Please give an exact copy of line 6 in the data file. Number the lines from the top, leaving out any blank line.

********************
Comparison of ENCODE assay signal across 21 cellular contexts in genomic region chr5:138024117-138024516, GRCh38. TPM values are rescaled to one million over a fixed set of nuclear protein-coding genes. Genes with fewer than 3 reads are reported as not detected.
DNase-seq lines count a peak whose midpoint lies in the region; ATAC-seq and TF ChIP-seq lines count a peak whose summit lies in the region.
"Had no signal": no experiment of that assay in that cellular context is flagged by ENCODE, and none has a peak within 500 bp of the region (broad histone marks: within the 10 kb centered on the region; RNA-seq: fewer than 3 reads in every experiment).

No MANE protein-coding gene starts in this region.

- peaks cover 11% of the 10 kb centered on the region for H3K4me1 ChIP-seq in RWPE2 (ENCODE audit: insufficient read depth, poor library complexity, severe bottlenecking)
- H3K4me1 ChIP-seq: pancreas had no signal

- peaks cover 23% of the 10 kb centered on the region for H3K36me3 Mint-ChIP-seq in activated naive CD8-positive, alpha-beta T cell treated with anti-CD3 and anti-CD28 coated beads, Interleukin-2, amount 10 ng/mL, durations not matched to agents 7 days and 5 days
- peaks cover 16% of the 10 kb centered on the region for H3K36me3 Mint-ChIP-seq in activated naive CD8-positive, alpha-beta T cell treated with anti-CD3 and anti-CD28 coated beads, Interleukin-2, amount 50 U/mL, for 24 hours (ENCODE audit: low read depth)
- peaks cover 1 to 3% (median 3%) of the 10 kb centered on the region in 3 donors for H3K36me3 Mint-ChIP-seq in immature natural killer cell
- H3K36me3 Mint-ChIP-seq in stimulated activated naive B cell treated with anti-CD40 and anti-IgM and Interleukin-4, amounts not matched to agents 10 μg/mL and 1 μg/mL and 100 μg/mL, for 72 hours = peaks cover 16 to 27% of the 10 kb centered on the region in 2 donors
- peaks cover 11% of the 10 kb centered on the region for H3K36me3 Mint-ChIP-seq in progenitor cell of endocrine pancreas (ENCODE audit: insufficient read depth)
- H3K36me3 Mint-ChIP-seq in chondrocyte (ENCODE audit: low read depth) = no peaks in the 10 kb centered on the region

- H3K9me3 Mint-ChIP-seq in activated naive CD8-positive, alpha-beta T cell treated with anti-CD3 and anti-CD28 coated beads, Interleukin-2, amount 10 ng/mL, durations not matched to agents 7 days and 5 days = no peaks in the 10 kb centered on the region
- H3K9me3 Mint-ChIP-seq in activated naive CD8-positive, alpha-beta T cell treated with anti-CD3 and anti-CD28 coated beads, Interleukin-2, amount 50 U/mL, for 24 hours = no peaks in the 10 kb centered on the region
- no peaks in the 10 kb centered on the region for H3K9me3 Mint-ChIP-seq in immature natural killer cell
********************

- H3K4me1 ChIP-seq: pancreas had no signal